Ohio's history of telling this court what (they) think they need to say in
order to conduct executions and then not following through on promised
Ohio's conduct of executions has faced sharp scrutiny since 2009, when
executioners tried for almost 2 hours to insert a needle into the veins of
Romell Broom before then-Gov. Ted Strickland halted the proceedings. Broom
remains on death row.
Prison is where Broom belongs until natural death claims him. Wiles, too. This
is no defense of the horrors they committed. But taking their lives in the name
of justice is wrong.
(source: Editorial, Cleveland Plain Dealer Editorial Board)
Delaware’s Death Penalty Should Be Repealed
After almost 6 years out of the limelight, Delaware’s death penalty system
began grabbing headlines again when the state executed Robert Jackson in July
of 2011 and Derrick Powell and Leslie Small were sentenced to death in the
Shannon Johnson successfully petitioned the courts to drop his appeals and
hasten his execution. Barring unforeseen developments, Delaware will execute
again within the next two months, in our name.
If you oppose the death penalty, there were positive developments as well. The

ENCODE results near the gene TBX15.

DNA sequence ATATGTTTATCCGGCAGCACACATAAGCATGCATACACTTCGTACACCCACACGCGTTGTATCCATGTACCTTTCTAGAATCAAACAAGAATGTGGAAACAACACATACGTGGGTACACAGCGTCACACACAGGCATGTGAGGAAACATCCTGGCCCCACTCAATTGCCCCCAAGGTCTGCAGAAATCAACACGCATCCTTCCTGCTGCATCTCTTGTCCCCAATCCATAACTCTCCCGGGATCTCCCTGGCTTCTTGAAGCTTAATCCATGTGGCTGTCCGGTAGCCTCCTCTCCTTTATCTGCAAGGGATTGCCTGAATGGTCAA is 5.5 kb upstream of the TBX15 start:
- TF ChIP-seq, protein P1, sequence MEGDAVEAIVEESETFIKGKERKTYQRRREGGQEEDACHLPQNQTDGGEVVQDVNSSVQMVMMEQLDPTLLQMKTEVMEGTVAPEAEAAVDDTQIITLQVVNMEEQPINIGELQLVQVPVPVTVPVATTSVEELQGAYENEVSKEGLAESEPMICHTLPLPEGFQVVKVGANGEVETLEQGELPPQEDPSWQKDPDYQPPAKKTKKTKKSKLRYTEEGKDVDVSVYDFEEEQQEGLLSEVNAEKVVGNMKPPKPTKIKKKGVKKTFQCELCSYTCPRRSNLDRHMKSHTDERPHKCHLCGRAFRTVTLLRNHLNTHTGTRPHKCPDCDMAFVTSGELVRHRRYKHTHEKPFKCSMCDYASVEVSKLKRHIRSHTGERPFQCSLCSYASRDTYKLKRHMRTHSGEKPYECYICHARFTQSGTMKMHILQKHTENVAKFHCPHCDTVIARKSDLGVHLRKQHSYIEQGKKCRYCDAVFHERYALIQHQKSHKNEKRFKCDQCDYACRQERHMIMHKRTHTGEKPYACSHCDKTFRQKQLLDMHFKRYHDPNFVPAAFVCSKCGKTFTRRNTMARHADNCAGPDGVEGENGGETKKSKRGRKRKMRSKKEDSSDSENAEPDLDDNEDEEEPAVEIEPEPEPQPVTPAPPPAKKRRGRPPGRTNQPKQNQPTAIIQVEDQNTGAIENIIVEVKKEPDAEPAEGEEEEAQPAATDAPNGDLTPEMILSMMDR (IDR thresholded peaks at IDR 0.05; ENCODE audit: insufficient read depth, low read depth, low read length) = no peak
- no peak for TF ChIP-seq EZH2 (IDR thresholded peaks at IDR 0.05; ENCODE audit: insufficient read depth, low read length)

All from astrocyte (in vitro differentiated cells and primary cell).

murder conviction and death sentence of Jermaine Wright were overturned due to
withholding of evidence that supported his innocence, insufficient evidence to
support his conviction and other factors. That ruling is under appeal. Steven
Shelton and Jack Outten came off death row, after almost 20 years, when the
testimony of the state’s key witness against them was shown to be tainted.
And for the 1st time in Delaware history, the clemency petition of a death row
inmate was granted when Robert Gattis received clemency from Governor Jack
Markell, after the Board of Pardons recommended clemency on a 4-1 vote. His
death sentence was reduced to life in prison without parole.
For all the media coverage of these cases, there was little critical analysis
of our capital punishment system. I suspect that most readers, on both sides of
the issue, don’t realize that Delaware stands out among states with the death
penalty for its extremely broad death penalty statute and frequent use of the
death penalty despite its size.
In most states, the death penalty is reserved for the worst of the
worst—murderers who abduct and kill children, homicides with multiple victims,
or assassin/murder for hire cases. In Delaware, a defendant can receive a death
sentence for driving a get-away car even if he didn’t pull the trigger and
actually kill someone.
In all but 3 states, a jury makes the final decision regarding whether a death
sentence is imposed and in most of these states the decision must be unanimous.